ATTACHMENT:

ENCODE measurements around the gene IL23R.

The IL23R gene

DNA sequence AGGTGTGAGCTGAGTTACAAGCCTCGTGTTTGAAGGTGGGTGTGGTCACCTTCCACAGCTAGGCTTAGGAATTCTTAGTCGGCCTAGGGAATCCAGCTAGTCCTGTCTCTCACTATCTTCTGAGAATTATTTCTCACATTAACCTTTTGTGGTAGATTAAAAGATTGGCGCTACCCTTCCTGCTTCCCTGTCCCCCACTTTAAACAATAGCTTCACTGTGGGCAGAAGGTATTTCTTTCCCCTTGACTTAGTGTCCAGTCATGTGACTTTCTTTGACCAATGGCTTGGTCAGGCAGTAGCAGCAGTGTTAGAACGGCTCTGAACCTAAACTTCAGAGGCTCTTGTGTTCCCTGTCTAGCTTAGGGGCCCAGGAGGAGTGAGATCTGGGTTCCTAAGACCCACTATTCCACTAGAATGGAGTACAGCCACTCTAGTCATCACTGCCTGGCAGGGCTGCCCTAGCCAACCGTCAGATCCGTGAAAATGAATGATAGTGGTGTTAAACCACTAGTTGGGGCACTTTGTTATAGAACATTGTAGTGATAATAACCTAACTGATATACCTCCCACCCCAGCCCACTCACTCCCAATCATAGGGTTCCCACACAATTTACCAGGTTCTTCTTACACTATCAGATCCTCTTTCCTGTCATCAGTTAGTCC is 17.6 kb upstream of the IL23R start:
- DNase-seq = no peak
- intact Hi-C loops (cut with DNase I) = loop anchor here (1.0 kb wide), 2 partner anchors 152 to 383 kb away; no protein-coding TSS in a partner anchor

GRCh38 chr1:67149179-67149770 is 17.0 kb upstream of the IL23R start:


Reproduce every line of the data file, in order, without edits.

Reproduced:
ENCODE measurements around the gene IL23R.

The IL23R gene

DNA sequence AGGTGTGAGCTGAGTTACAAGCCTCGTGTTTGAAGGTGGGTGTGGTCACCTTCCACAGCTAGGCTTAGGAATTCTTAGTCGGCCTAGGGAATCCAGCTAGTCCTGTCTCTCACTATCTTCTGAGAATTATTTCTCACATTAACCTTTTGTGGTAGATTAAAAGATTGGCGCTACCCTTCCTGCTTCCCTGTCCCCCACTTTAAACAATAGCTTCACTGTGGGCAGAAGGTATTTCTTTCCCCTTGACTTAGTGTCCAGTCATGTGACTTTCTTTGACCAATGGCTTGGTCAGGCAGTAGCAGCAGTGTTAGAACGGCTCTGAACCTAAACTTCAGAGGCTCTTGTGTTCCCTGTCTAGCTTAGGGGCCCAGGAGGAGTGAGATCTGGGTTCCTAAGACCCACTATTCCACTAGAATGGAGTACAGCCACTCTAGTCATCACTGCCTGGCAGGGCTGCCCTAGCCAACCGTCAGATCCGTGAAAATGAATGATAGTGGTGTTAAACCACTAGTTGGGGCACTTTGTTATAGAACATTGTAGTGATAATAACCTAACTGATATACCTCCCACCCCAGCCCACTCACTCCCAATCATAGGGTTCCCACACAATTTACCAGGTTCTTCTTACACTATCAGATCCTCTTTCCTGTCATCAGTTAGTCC is 17.6 kb upstream of the IL23R start:
- DNase-seq = no peak
- intact Hi-C loops (cut with DNase I) = loop anchor here (1.0 kb wide), 2 partner anchors 152 to 383 kb away; no protein-coding TSS in a partner anchor

GRCh38 chr1:67149179-67149770 is 17.0 kb upstream of the IL23R start: